In the heavyweight division of college football, the Big Ten, Pac-12, ACC and SEC all have made schedule adjustments.
The members of each of those leagues will play at least one fewer game during the 2020 season. The Pac-12 and SEC have chosen to go with 10-game, conference-game only models.
Which leaves the Big 12 as the Undecided One in the Power Five.
While a 10-game approach would be the smart play during a pandemic, there is no universal preference within the circle of Big 12 decision-makers. CBS Sports reported that during a Friday meeting, Big 12 athletic directors were divided on their length-of-the-season opinions.
There are some in the league – including OSU athletic director Mike Holder, it is believed – who stand firm with a preference for a full, 12-game regular season.
As a member of the NCAA Division I Board of Directors, Oklahoma State University President Burns Hargis was involved in the historic March 12 teleconference that resulted in the cancellation of the NCAA Tournament.
“That was the big one,” Hargis recalled. “The NBA was canceled, and then we canceled the Big 12 (basketball tournament). Canceling the NCAA Tournament was a half-billion-dollar decision that was done in about 24 hours.
“If we knew then what we know now, it wouldn’t have taken us 10 minutes to make that decision.”
On Monday, Hargis again is scheduled for participation in a heavy meeting as the Big 12 Board of Directors discusses three options: a 10-game football schedule (nine league games plus one nonconference contest) that would begin on Sept. 5 or Sept. 12, an 11-game schedule that would begin on Aug. 29, and a 12-game schedule that also would launch on Aug. 29.
It is expected that the 10- and 12-game models will get the greater consideration.
CBS Sports quoted an unidentified Big 12 official as having said, “I think we’re probably headed down a pathway of nine plus one.”
During a phone connection with the Tulsa World, Hargis was asked whether he prefers the 10-game model – the “nine plus one.”
“There’s just a whole realm of options,” Hargis replied. “There’s still a while to go before we get to the failsafe on this thing.
“I’ve got my ideas on the (length of the season), but I feel I owe it to my colleagues on the board to express them on Monday before I talk about it publicly. Hopefully, we’ll have coordination with the other (Power Five) conferences on how championships will be determined and whether we end up going past the first of the year to finish the season.”
“The (COVID-19) testing,” Hargis added, “along with the social distancing and quarantining – it’s all going to give us the best chance to have a season.”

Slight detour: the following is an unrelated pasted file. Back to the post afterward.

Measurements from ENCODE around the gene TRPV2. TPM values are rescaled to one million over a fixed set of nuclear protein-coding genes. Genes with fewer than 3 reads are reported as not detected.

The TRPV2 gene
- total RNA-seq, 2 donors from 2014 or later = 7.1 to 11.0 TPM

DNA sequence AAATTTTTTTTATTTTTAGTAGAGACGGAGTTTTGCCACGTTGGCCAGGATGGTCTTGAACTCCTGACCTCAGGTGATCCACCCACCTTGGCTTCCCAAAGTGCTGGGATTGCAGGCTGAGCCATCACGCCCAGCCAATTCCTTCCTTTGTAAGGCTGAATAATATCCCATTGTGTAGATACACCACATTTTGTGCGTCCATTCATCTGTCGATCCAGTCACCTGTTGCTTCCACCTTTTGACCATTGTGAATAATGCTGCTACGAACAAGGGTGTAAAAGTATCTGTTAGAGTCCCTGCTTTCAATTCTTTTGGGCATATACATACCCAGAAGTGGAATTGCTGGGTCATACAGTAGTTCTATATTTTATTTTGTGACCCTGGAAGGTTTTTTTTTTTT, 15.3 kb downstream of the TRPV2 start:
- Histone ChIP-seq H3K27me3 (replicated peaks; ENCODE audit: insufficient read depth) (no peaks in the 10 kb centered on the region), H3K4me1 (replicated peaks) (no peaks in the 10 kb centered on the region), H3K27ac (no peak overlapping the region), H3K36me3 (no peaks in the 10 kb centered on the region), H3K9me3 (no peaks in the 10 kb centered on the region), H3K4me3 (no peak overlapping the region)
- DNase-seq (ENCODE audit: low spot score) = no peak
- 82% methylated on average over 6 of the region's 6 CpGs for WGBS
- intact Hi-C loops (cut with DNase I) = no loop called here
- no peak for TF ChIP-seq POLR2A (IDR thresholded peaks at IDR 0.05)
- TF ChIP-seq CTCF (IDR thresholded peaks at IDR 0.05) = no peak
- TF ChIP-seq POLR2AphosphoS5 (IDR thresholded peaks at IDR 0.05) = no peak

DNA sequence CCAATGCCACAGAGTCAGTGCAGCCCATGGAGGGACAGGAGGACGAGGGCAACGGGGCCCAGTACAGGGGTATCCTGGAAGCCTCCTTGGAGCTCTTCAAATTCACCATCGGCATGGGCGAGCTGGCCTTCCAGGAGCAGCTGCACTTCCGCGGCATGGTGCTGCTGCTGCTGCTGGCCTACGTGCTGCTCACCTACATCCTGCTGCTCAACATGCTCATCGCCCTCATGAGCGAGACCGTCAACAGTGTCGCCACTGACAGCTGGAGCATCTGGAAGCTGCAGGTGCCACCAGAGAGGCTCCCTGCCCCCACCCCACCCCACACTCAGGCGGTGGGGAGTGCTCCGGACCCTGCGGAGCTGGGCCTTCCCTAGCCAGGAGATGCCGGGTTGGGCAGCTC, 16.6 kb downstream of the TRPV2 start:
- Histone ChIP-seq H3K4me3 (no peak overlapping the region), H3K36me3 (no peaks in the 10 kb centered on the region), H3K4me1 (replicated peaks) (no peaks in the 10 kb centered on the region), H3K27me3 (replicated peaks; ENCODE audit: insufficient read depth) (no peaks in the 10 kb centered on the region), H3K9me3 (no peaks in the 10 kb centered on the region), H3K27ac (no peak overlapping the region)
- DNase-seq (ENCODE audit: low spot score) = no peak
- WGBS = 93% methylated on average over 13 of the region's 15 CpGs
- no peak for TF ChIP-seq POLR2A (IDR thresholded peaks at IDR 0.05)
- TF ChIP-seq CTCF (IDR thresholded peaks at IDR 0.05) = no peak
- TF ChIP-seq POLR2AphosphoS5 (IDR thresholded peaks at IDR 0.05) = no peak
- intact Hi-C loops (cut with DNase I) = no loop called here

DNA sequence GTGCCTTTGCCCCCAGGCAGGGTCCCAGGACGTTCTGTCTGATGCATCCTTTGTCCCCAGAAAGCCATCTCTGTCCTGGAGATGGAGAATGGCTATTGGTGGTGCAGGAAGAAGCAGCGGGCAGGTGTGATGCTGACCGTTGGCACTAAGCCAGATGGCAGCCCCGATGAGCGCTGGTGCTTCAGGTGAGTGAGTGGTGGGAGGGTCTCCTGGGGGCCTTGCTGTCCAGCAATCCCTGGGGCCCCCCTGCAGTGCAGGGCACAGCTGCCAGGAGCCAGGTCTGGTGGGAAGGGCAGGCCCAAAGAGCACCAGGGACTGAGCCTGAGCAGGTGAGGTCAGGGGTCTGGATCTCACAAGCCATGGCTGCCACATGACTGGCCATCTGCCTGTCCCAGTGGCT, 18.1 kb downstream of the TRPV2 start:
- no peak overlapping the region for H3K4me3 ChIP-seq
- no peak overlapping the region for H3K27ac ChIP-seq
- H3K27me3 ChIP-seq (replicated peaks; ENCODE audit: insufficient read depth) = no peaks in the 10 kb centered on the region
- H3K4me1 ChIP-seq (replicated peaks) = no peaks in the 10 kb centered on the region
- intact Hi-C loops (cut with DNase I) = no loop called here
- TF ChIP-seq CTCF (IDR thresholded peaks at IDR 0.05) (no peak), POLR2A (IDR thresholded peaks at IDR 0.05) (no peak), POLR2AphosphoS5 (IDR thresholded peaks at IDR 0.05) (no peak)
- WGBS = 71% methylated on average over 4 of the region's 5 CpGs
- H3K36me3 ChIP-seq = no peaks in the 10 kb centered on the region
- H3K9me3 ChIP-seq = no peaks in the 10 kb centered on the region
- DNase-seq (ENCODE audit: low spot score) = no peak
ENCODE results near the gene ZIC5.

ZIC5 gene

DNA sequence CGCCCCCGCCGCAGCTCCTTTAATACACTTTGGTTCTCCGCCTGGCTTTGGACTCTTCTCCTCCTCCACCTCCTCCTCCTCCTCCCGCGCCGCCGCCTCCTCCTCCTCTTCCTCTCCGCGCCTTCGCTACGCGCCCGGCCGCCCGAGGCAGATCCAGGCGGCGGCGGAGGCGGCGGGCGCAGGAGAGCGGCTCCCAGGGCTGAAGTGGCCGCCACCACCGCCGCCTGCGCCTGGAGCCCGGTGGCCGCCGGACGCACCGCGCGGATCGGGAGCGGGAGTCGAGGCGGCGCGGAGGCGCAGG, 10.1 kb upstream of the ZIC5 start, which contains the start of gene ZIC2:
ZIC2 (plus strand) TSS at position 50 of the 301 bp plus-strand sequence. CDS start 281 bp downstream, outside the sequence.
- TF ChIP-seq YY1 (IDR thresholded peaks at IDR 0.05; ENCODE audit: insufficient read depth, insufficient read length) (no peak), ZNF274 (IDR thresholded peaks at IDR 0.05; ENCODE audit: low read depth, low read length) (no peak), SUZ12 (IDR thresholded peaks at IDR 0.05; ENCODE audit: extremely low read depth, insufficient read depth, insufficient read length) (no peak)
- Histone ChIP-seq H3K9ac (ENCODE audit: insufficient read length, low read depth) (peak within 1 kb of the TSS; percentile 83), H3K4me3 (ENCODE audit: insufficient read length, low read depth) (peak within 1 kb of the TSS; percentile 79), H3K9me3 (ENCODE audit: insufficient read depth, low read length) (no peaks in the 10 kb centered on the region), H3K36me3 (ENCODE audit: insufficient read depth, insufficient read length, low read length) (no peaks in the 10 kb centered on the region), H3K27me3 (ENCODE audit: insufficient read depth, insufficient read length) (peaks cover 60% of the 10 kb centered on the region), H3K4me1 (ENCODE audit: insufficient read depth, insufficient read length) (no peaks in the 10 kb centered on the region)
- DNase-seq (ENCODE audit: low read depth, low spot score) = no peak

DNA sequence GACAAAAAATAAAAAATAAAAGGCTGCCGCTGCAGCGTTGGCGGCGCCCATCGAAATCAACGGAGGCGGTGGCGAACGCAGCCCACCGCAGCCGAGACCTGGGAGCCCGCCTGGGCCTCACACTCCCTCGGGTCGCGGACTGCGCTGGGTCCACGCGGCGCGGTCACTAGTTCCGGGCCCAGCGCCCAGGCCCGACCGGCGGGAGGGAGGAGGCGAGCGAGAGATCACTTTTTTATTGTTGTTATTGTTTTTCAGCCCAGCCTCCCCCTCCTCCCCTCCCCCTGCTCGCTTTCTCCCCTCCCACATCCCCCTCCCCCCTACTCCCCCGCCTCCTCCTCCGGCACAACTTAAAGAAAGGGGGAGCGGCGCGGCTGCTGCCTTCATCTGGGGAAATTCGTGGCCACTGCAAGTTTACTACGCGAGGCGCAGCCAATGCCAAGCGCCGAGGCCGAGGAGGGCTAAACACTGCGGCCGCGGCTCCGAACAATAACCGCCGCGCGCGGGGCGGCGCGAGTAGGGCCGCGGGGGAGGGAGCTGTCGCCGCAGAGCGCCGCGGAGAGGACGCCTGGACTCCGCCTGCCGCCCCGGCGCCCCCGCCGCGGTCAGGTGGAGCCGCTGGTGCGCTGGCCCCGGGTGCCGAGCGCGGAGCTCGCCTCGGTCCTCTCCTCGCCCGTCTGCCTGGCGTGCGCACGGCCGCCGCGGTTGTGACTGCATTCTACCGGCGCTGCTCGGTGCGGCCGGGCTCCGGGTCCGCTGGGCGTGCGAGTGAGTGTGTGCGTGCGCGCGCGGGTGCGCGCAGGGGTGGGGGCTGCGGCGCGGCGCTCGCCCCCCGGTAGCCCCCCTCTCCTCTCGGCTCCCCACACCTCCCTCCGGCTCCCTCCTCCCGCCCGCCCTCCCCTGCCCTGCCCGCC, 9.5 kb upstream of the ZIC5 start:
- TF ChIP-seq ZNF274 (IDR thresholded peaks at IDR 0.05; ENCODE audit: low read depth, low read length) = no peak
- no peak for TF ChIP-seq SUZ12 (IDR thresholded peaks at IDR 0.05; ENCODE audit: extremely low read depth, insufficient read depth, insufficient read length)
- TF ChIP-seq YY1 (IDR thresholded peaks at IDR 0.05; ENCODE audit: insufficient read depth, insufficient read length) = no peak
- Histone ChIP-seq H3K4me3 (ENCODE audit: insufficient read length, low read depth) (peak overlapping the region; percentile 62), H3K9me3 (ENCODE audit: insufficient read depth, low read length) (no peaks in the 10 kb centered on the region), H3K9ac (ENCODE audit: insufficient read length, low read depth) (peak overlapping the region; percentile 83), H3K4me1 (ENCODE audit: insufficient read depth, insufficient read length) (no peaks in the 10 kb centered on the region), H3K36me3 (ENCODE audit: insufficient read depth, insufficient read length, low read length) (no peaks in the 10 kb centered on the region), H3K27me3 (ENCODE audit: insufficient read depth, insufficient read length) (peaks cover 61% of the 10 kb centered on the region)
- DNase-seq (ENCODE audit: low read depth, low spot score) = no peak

This might be a conversation topic on Monday: the possibility of a 10-game regular season with several open dates wedged into the schedule. Depending on the number of those open dates, it could push the end of the regular season into January. There already has been talk that the Big 12 Championship game might be pushed from Dec. 5 to Dec. 12 or Dec. 19.
More than anything, coaches are desperate for clarity. OU already is practicing. OSU is scheduled to start on Wednesday.
The Sooners had a beautiful nonconference schedule that included a home meeting with Tennessee, but that Sept. 12 game has been canceled. OU is scheduled to play at Army on Sept. 26, but there already has been the announcement that fans won’t be allowed to attend.
OU-Army should be rescheduled for a year when Oklahomans can travel to New York for the full experience of a great football trip.
For the time being, OU is scheduled to open against Missouri State on Aug. 29 – nearly a full month before SEC teams start their season.
When the Pac-12 erased nonconference games from its plan, Oklahoma State lost its Sept. 3 opener against Oregon State.
Apparently, BYU is on standby as a possible Sept. 3 substitute for the Cowboys, and that Thursday game would be played in Stillwater.
If the Big 12 goes with a 10-game season for all 10 conference teams, it is presumed that the University of Tulsa would be the nonconference opponent on the Oklahoma State schedule. TU and OSU currently are scheduled to clash on Sept. 12 at Boone Pickens Stadium.
“I think a full (12-game) season is a real challenge. I really do,” Hargis said. “There are so many protocols that you want to make sure are consistent with your team and your (opponents). I think it’s important to have the season structured so that you give people time to quarantine and recover. You could be in a situation where your whole offensive line is quarantined. That wouldn’t be very good for Chuba Hubbard.”
If all of this isn’t sufficiently maddening for Mike Gundy, Lincoln Riley, TU’s Philip Montgomery and football-minded people throughout Oklahoma, there’s a chance that a Big 12 schedule decision will not be announced on Monday.
Hargis and others on the Board of Directors will talk about myriad scenarios, but a plan may not be announced until several days after the meeting.